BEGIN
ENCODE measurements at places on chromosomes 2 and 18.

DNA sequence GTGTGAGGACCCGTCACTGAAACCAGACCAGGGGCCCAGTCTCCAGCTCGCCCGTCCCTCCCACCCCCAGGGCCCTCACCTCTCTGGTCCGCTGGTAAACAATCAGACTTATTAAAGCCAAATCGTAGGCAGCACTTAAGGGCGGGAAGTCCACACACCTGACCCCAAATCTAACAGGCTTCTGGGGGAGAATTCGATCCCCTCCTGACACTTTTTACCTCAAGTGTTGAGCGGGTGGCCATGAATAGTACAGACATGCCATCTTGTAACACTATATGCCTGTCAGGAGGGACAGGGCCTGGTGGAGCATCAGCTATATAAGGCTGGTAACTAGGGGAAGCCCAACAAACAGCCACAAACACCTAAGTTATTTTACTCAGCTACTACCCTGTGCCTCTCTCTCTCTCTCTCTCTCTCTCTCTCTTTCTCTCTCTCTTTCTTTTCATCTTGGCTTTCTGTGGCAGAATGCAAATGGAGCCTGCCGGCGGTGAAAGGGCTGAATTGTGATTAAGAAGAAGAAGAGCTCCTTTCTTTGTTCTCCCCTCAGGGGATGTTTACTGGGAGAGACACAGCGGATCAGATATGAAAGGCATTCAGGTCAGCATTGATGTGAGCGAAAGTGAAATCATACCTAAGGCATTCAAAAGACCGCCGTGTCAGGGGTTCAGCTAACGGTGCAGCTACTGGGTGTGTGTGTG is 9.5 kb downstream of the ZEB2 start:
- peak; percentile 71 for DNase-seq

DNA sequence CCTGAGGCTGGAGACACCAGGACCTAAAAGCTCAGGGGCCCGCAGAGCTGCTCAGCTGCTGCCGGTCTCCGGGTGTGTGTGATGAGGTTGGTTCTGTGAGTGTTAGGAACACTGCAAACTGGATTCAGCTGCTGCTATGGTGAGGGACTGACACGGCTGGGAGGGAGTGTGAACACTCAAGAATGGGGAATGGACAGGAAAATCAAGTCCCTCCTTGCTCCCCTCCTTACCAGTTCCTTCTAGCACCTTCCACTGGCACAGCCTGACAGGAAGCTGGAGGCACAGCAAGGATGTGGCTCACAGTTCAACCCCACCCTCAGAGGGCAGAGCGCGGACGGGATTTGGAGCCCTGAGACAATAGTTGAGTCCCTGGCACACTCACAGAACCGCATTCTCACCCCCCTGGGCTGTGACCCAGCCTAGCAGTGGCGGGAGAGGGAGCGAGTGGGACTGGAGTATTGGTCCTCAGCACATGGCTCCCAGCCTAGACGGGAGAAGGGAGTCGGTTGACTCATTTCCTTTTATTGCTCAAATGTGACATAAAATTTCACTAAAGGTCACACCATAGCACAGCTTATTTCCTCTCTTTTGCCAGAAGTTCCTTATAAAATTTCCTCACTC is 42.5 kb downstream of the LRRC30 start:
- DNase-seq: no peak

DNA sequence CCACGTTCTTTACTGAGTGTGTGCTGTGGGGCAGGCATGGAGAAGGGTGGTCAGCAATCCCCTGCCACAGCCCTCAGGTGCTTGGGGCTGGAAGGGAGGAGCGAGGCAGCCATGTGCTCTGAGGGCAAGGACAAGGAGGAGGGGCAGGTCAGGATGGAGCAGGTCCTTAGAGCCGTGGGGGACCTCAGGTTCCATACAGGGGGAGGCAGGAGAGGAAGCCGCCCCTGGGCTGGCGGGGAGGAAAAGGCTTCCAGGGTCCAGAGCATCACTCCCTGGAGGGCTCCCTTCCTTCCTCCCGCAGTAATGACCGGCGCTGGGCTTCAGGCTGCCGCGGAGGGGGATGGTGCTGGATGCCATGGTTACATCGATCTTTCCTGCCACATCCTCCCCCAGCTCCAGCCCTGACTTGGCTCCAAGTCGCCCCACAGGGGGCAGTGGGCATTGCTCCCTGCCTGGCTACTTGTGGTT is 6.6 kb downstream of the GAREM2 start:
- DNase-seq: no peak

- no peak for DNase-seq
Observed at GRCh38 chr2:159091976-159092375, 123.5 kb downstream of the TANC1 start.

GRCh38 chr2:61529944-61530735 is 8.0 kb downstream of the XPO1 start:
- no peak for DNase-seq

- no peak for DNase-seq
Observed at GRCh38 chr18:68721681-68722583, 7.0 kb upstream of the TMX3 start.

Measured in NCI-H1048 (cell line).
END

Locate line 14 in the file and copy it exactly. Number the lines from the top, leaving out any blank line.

Measured in NCI-H1048 (cell line).